Red Hat has been made aware of an additional spectre-V1 like attack vector, requiring updates to the Linux kernel. This additional attack vector builds on existing software fixes shipped in previous kernel updates. This vulnerability only applies to x86-64 systems using either Intel or AMD processors.
This issue has been assigned CVE-2019-1125 and is rated Moderate.
An unprivileged local attacker can use these flaws to bypass conventional memory security restrictions to gain read access to privileged memory that would otherwise be inaccessible.
Microsoft silently issued patches for the new speculative execution vulnerability in its July 2019 Patch Tuesday security update which was discovered and responsibly disclosed by researchers at security firm Bitdefender.
Meanwhile, Google has also prepared a patch to fix this vulnerability in its ChromeOS 4.19 with a soon-to-be-released update, describing the flaw as:
"An attacker can train the branch predictor to speculatively skip the swapgs path for an interrupt or exception. If they initialize the GS register to a user-space value, if the swapgs is speculatively skipped, subsequent GS-related percpu accesses in the speculation window will be done with the attacker-controlled GS value. This could cause privileged memory to be accessed and leaked."
i skipped quoting anything about redhat for obvious reasons.
Remember the golden rule of statistics: A personal sample size of one is a sufficient basis upon which to draw universal conclusions.
If you need help: Upload the computer to Dropbox and provide a link to it so others may download it to examine and give advice for repairs.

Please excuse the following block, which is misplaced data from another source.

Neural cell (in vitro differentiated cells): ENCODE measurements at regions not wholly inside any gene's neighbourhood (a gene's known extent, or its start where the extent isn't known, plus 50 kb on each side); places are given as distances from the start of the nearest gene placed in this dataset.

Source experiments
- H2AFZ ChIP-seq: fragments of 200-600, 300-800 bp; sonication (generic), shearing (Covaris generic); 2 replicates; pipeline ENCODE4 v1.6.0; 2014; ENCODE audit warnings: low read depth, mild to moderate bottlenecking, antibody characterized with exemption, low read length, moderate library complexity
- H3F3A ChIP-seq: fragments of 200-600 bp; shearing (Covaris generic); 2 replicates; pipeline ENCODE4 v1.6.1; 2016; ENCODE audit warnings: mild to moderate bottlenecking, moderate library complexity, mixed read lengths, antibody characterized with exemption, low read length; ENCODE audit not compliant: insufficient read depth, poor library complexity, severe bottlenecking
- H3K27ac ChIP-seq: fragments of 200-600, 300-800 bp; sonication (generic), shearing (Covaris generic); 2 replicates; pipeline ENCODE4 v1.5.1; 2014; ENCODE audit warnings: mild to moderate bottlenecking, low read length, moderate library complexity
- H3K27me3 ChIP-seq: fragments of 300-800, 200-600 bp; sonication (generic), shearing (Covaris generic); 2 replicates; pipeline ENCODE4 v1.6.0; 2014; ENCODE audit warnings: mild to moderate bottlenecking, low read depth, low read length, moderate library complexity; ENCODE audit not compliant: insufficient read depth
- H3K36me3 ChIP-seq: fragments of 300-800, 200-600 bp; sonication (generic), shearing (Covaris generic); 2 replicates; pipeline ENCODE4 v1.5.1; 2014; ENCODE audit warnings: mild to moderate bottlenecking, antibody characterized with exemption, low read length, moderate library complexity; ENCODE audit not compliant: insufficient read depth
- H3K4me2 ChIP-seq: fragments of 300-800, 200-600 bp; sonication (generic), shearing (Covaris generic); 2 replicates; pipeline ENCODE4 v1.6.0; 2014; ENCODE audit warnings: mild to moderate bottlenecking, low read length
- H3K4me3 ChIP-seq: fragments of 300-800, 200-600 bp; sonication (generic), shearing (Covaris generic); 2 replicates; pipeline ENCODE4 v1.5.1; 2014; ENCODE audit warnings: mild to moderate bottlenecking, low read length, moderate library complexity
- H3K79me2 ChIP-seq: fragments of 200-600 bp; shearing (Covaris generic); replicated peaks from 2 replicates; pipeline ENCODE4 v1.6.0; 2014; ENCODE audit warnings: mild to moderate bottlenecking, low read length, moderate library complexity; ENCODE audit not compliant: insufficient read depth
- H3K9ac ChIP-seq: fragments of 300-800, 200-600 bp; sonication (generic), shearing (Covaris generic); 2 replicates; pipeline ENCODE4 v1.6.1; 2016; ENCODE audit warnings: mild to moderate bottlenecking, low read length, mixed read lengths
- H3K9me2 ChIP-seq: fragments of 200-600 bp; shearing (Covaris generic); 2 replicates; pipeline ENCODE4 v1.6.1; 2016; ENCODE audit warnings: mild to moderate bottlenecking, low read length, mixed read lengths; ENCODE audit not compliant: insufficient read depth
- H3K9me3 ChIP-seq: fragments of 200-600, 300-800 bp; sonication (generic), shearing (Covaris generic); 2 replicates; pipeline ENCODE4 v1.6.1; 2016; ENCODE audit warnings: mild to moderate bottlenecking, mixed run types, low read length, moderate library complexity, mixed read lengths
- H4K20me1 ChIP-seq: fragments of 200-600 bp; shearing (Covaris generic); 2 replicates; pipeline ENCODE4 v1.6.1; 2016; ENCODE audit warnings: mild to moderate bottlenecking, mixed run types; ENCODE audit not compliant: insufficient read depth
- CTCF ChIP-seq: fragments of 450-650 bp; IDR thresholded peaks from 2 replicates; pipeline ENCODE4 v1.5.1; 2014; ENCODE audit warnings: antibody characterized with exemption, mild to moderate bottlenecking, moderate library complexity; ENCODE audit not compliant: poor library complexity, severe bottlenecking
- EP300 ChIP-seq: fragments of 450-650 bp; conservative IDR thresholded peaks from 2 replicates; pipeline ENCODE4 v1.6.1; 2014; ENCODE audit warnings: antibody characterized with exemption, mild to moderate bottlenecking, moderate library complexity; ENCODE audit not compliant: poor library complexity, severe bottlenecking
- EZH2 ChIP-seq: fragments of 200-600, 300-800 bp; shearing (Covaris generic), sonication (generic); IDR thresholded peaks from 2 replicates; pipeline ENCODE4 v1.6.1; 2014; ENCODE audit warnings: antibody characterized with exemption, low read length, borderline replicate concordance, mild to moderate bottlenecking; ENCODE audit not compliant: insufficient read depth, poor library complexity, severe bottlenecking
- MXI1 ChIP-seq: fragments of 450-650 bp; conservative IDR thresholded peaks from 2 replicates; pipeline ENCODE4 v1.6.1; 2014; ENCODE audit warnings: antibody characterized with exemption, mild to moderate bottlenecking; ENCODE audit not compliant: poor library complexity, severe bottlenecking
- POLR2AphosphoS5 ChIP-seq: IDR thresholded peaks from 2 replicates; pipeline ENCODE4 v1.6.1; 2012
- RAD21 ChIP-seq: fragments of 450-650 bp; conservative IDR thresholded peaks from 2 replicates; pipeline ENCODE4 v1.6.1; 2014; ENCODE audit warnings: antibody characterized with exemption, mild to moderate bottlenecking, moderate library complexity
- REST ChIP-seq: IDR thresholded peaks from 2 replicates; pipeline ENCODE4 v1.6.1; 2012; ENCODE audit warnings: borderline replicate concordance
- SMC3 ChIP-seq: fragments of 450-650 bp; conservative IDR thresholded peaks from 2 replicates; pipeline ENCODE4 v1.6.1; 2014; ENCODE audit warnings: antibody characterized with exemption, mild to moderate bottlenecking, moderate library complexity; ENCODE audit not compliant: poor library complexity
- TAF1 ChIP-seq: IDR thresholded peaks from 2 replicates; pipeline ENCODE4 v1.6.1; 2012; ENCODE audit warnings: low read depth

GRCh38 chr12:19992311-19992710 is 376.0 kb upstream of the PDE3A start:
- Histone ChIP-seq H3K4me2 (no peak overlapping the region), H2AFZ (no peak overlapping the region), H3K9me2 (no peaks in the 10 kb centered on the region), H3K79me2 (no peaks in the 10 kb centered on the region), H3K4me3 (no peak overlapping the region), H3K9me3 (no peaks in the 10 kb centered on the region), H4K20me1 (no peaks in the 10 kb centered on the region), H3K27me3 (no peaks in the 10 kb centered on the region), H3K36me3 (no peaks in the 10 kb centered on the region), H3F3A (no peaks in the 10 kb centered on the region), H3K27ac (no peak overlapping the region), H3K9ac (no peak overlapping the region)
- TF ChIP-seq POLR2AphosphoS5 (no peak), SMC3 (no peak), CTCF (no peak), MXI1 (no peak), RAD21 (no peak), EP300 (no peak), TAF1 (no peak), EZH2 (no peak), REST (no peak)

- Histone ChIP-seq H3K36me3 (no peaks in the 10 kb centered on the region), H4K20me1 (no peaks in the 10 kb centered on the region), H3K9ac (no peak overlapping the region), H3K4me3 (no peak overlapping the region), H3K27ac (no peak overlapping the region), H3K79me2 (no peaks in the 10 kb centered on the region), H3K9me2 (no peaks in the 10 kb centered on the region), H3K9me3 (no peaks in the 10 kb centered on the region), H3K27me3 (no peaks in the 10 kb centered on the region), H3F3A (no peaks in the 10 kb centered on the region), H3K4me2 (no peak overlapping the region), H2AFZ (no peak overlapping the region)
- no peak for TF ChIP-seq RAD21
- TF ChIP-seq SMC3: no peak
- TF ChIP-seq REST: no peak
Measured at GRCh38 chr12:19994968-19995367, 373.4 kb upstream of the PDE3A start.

Note that, on Intel, a similar attack exists in the above gadget when coming from kernel space, if the swapgs gets speculatively executed to switch back to the user GS. On AMD, this variant isn't possible because swapgs is serializing with respect to future GS-based accesses.
Microsoft silently patched the vulnerability during last month's update Tuesday. Microsoft said the fix works by changing how the CPU speculatively accesses memory.
Bold for emphasis.
Is there a performance impact because of this? As Phoronix says, probably, let's see.
The Bitdefender paper said researchers first reported the vulnerability to Intel 12 months ago, on August 7, 2018. Intel responded three weeks later by saying it already knew of the vulnerability and had no plans to fix it. Bitdefender said it spent the next eight months insisting to Intel that the behavior was problematic. Intel finally confirmed the leak of kernel memory on April 2 and indicated that a fix would come from fixes in operating systems.
How many CPUs does Intel want to sell with this behaviour?